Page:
Many great software engineers fare poorly at engineering interviews because interview questions often dive into topics like data structures and algorithms in great detail. However, much of this technical knowledge is not used at work or can be easily googled.
Furthermore, most interviews last under an hour, and to do well, you have to solve scaled-down problems quickly while explaining your thoughts clearly.
To make things worse, all of these happen when you are under a lot of stress.
As much as we dislike and disagree that grinding for interviews is not the best. However, the status quo is what it is. If you want to be better at interviewing, we handpicked this curated list of interview resources for you.
What happens behind the scenes when we type google.com in a browser?
That is one of the commonly asked questions during interviews. How the Web Works explained this, starting from when you hit "g" in the search bar, to URL parsing, DNS lookup, TLS handshake, server responses and view rendering. Some of these topics are common interview questions by many companies.
Read more at https://github.com/vasanthk/how-web-works
"What are the different types of Binary Trees? What are the Time-complexities for Quick Sort? How does Dijkstra's Algorithm work?"
This GitHub repository concisely compiled the different common Data Structures and Algorithms (Search and Sorting) into a cheatsheet. This is the go-to guide if you need a quick refresh on how these data structures and algorithms work.
Read more at https://github.com/kdn251/interviews
The System Design Interview can be daunting to many software engineers. Many engineers have never worked on a large-scale system before, so explaining how to design and build one can be even more challenging.
It covered topics like Consistency patterns, Availability patterns, types of Load Balancers, Databases (SQL v.s. NoSQL), Caching and more.
What's great about the System Design Primer is that it also recommends the best way to prepare for your interviews based on your timeline - whether you have an interview tomorrow or the next month, it gets you covered.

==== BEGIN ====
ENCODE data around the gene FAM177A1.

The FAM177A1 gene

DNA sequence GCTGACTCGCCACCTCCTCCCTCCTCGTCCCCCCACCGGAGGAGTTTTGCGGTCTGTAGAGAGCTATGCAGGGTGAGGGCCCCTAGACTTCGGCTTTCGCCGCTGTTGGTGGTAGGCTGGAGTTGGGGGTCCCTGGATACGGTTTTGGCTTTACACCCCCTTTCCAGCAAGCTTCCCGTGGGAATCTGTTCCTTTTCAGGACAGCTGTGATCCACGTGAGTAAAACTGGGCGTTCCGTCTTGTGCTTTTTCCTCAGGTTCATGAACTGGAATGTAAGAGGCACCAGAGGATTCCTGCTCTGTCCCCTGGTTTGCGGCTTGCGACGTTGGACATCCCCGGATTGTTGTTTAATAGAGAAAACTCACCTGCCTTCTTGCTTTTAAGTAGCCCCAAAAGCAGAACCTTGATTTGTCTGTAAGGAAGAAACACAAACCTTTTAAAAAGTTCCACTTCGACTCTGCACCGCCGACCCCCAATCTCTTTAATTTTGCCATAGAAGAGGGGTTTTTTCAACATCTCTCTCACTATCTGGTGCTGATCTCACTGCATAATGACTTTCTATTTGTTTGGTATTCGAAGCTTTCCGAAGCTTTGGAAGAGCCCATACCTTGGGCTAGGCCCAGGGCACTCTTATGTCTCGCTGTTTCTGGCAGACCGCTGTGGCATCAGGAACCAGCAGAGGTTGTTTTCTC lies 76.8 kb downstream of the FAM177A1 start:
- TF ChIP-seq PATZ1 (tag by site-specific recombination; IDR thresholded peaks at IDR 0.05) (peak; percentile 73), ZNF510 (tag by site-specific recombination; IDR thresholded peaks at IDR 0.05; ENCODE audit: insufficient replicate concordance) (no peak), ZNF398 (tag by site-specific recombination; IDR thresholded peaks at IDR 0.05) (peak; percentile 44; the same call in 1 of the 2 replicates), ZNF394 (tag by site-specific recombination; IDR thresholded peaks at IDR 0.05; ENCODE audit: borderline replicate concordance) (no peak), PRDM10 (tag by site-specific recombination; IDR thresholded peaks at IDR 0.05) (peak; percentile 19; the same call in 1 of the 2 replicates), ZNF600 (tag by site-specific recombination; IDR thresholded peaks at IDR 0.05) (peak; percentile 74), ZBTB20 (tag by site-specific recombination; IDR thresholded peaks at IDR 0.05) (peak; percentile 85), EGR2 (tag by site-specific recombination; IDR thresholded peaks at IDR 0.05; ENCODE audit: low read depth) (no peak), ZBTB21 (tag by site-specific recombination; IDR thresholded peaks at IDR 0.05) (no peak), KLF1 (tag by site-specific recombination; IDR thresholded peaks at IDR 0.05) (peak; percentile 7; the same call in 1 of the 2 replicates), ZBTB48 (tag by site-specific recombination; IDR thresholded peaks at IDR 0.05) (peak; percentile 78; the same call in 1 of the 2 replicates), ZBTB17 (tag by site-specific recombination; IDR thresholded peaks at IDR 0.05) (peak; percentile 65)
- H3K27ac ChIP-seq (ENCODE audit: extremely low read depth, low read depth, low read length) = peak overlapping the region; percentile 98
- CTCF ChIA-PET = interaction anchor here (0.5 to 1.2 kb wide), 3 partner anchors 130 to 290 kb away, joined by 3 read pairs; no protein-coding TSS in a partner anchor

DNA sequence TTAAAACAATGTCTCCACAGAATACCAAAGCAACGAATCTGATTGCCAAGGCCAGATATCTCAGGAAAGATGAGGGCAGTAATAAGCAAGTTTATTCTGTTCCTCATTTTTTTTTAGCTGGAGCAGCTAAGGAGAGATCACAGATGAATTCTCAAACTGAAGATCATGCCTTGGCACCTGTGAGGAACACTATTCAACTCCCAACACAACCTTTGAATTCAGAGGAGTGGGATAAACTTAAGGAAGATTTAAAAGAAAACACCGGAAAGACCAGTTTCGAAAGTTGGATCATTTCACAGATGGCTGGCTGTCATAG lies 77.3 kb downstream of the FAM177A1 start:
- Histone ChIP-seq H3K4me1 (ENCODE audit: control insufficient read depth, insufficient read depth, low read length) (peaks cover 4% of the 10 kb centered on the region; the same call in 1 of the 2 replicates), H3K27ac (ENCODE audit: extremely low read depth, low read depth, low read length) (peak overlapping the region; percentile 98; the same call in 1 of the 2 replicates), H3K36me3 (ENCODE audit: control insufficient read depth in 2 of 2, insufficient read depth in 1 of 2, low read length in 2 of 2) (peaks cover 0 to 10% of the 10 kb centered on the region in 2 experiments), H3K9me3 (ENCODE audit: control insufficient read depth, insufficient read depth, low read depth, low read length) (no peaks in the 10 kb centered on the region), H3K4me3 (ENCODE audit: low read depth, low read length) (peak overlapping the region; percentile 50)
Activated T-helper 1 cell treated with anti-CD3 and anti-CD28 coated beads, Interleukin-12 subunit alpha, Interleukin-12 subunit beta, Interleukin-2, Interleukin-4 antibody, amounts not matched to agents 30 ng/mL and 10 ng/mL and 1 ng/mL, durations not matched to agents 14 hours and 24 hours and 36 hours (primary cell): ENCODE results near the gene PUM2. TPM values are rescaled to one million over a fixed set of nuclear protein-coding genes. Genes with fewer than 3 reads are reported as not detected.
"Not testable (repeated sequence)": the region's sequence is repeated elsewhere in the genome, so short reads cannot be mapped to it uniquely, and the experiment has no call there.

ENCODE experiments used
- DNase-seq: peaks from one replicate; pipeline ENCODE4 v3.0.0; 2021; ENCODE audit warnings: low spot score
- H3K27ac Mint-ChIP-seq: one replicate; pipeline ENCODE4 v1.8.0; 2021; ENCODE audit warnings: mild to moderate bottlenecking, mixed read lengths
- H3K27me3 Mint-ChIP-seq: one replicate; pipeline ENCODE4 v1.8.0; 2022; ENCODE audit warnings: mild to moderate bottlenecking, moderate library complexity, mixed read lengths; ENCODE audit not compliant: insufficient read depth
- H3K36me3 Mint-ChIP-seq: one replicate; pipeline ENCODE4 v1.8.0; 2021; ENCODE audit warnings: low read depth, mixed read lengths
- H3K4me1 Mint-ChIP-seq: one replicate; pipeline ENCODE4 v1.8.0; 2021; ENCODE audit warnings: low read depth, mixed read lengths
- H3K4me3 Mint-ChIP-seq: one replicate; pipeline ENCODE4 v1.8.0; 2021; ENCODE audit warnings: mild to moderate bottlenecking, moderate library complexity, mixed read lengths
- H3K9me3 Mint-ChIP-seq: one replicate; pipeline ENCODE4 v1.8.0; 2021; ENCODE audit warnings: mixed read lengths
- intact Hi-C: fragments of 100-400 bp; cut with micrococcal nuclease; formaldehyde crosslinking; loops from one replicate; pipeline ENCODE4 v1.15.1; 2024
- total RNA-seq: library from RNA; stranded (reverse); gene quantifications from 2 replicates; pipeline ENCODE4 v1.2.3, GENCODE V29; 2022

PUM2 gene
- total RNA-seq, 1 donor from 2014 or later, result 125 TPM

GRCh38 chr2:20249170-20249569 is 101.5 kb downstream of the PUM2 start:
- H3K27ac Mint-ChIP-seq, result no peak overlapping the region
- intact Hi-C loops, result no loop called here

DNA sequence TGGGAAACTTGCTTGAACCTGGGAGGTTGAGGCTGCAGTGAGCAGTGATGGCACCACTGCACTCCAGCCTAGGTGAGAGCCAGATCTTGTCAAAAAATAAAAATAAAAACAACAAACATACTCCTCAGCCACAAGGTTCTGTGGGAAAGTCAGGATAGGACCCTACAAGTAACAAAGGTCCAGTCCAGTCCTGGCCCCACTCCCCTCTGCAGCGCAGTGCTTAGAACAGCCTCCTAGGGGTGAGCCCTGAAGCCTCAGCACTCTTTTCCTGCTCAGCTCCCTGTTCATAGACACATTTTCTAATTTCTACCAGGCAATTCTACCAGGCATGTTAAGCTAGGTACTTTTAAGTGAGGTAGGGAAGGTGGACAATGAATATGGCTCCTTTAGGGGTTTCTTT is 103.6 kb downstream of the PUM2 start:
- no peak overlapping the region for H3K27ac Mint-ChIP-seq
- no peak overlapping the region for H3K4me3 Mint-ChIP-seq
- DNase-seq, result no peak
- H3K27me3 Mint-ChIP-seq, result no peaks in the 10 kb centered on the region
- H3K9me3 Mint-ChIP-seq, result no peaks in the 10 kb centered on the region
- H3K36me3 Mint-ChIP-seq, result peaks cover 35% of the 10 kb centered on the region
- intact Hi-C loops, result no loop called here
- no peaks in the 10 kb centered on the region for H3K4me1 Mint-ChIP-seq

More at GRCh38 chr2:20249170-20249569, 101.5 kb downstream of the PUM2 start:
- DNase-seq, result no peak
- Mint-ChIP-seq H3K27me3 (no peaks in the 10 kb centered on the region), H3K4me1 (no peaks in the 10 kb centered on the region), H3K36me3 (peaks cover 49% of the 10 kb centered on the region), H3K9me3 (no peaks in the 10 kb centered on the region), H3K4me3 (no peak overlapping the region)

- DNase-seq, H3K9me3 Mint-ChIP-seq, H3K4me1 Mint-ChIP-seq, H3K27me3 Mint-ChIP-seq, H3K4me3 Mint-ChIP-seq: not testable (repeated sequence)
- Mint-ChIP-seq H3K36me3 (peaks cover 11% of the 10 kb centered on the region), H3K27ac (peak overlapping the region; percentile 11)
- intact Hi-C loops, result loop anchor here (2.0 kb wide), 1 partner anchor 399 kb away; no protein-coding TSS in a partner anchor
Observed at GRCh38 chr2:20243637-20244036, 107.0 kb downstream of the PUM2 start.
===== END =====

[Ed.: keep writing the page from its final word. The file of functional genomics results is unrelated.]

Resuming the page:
Read more at https://github.com/donnemartin/system-design-primer
Interview preparations can be extremely time-consuming. Brought to you by the author of the famous Blind 75 and used by 500k other engineers, the Tech Interview Handbook goes straight to the point and contains the essence of technical interviewing gathered by our Singapore-based author Yangshun Tay.
This site is for you if you are new to technical interviews or are an experienced engineer who has not been interviewing for a while and wants to kickstart your interviewing preparation.
P.S. Using this guide, Yangshun previously got 9 offers out of 11 top Bay Area companies like Google, Airbnb, Palantir, Dropbox, Lyft and more!
Read more at https://www.techinterviewhandbook.org/
Created by hiring managers who have worked at FAANG, it is a complete guide to master system design interviews and contains questions repeatedly asked at top companies. Some examples are designing Facebook messenger, API rate limiter, and Twitter search.
This course has helped 60k+ other users to crack their system design interview. If you are considering if it is worth paying, you can review the free sample topic on Designing a URL Shortening Service.
The open-ended nature of system design questions can make it even more challenging - what is the best way to approach it?
What we love about this book is that it uses a step-by-step approach to explain how to build a system. Instead of simply showing you the end outcome, it starts with a simple single server setup and slowly improves it to handle a higher load - everything you need to scale from zero to millions of users.
In addition, it teaches you an actionable 4-step process to tackle the interviews:
Sometimes, you want to know what to expect at specific companies you are interviewing. We got you covered.
We have also compiled interview processes and questions for some of Singapore’s top tech companies from various sources from users who have undergone the interview process from Glassdoor, Leetcode, forums and users we have interviewed:
So, you are a software engineer. Congrats! Your skills are in high demand and your salary reflects that. As more and more businesses require software engineer expertise, you can expect to see your salaries continue to increase.
But how do you know if you are underpaid?
Or how do you know you are not being lowballed for your new offer that just came in?
You can check out how much your fellow software engineers are actually getting paid on NodeFlair Salaries. It is a community-contributed salary data, verified with documents, such as payslips and offer letters. Within a few months since its launch, it already has the largest pool of verified and trustworthy tech salary data in Singapore.